Skip to main content

It can sometimes come as a surprise for borrowers, after they take out a loan, to find that they have not received the advertised rate. There are a number of reasons why this may happen including:


  • You have a good, fair or bad credit score which alters the rate
  • Your duration of the loan or your loan amount is different to the representative example
  • The lender is being more risk averse at that moment and is charging high rates
  • The lender is limited in the amount they can lend out and wish to charge higher rates
  • You are using collateral which has a different value based on what the lender is offering
  • Your application has been manually underwritten or adjusted for you


What is The Advertised Interest Rate For a Loan?

The advertised rate, also known as the nominal interest rate, is the rate used to calculate how much interest is paid on your loan. For example, a $200,000 with a 6% interest rate would amount to an annual interest rate of $12,000 (or $1,000 monthly).


How Does APR Affect The Advertised Interest Rate For a Loan?

The APR, or annual percentage rate, is the yearly interest charged on loans generated by a sum that is paid to investors or charged to borrowers. Typical APR is the rate which must be sold to at least 51% of successful loan applicants. However, the remaining percentage (49%) of applicants who apply do not need to receive that rate.

APR is affected by multiple factors including the lender, the borrower’s credit score, the amount being borrowed and the length of the loan term. For short-term loans, such as payday loans near me, the APR will be extremely high because even though the loan is only over a short period, the APR is expressed as an annual percentage.


Why Did I Not Receive The Rate Advertised For a Loan?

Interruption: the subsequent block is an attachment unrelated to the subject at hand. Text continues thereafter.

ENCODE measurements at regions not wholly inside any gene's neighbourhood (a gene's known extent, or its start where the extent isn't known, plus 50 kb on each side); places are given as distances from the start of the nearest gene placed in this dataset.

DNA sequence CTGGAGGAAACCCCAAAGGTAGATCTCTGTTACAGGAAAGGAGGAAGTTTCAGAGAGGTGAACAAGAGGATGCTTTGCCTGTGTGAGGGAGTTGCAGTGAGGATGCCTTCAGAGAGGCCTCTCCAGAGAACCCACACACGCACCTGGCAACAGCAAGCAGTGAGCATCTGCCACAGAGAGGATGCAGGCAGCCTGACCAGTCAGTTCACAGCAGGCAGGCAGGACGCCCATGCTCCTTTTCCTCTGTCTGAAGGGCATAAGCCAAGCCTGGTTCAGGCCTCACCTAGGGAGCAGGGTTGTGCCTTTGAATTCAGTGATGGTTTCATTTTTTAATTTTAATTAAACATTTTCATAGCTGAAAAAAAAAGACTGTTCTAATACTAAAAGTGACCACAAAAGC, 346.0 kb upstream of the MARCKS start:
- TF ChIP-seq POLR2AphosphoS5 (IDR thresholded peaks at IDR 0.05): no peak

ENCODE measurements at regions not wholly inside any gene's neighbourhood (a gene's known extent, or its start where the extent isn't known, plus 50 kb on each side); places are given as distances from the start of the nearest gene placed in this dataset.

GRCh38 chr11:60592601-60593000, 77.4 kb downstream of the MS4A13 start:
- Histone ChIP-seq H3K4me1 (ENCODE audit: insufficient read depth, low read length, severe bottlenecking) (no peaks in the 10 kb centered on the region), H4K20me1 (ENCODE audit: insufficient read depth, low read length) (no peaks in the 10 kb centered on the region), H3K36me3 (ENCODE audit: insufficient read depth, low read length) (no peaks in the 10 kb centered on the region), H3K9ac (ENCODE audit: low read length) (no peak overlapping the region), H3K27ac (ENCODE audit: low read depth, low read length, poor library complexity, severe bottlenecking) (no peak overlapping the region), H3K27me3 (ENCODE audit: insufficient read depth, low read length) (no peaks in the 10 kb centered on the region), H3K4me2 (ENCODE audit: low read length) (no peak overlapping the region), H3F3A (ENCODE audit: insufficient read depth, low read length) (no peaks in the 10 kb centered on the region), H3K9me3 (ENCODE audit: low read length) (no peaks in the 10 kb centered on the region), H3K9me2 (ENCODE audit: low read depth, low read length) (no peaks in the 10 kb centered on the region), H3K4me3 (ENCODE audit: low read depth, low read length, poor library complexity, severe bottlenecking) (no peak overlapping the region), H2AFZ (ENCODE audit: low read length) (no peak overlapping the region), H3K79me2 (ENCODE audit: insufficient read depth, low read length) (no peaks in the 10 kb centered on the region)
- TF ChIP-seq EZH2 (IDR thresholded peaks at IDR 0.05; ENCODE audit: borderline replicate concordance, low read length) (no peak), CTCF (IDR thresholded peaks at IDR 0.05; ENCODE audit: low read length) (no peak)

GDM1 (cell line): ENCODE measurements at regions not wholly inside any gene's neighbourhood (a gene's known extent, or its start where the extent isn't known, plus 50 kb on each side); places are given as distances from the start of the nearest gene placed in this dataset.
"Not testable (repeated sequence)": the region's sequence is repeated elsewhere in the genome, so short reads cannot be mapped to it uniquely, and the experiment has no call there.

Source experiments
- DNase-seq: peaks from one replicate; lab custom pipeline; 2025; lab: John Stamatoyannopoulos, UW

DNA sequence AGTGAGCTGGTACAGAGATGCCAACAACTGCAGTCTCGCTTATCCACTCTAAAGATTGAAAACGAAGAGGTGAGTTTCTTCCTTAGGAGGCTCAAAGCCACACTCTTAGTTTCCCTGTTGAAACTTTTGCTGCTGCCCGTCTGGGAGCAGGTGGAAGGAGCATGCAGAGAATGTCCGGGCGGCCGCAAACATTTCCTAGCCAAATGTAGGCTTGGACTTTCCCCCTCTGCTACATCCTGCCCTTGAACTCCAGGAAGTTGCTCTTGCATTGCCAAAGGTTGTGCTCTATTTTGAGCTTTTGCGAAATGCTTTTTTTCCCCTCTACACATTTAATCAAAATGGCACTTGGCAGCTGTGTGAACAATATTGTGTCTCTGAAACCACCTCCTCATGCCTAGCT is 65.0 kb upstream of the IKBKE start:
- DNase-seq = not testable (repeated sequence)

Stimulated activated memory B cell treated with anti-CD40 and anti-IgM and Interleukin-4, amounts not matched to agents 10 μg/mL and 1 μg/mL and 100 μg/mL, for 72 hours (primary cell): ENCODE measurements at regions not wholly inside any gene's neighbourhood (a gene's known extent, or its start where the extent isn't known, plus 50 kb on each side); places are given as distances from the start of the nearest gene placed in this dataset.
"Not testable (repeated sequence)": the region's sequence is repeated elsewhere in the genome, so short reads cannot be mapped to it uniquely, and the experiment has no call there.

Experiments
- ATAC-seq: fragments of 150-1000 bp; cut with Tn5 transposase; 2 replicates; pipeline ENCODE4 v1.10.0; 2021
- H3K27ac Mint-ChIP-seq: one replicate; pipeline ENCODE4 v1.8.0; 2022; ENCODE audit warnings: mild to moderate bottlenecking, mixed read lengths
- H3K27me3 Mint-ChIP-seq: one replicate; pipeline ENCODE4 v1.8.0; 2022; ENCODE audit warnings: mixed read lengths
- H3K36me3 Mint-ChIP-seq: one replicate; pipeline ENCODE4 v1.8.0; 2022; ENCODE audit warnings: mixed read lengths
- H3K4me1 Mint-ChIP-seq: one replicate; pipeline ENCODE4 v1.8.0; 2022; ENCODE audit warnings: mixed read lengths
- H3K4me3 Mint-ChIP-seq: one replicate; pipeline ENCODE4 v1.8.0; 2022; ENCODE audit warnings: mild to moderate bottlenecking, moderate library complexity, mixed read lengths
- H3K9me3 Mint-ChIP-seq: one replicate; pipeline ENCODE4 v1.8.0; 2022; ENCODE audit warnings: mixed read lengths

Legally, lenders are only required to sell the typical APR to 51% of successful loan applicants. This means that the remaining 49% can receive a different rate to that of the one advertised.

Borrowers with good credit, who can demonstrate steady employment and who have homeowner status, are more likely to receive the loan at the more favorable rates. This is logical as one would assume that lenders would reward borrowers with the best credit with the most favorable loan terms as borrowers with better credit scores are more likely to be able to repay on time and in full.

However, there are cases of people with excellent credit being offered interest rates which are far higher than the advertised rate. It can also depend on the product with the rates charged for payday loans often being very high, but loans with collateral are much lower.


How Can I Get the Advertised Rate?

Borrowers are more likely to receive the advertised rate if they meet the following criteria:

  • Good credit history
  • Stable employment and monthly income
  • Homeowner status
  • Fit the right borrower profile (i.e. age, demographic etc)
  • Good history with the lender or provider

As lenders are only allowed to offer the advertised rate to a certain volume of borrowers per month, they are more likely to offer them to borrowers with good credit histories.

Also, towards the end of the month, you may find that lenders become more strict with their lending criteria; this will be due to the restricted number of loans they have available at the advertised rates. By the end of the month, they may have already reached their lending thresholds and therefore may be offering loans with a higher interest rate.


Can I Ask My Lender Why I Didn’t Receive The Advertised Rate?

Yes, as a borrower, you are legally entitled to ask the lender that you applied with why you did not receive the advertised rate and the deciding factors to receiving the APR that you received. This will not be information that you receive immediately so you will need to be patient.


How Can I Ask For a Lower Interest Rate on a Loan?

If you want to ask your lender for a lower interest rate on a loan before you enter an agreement, there are certain things you can do.


Do your research – before entering a loan agreement shop around with multiple lenders to try and find the most competitive rates

Ask your lender if they’ll match a lower rate – if you shop around and find a more competitive rate, it is possible to approach your lender and ask if they will match the lower offer

Strengthen your loan application – the better your borrower profile, the more likely you are to be in a position of negotiation.

Richard Allan

Richard Allan

Richard Allan is the founder of Capital Bean and a passionate writer about personal finance, budgeting and how to save money at home and work.

Leave a Reply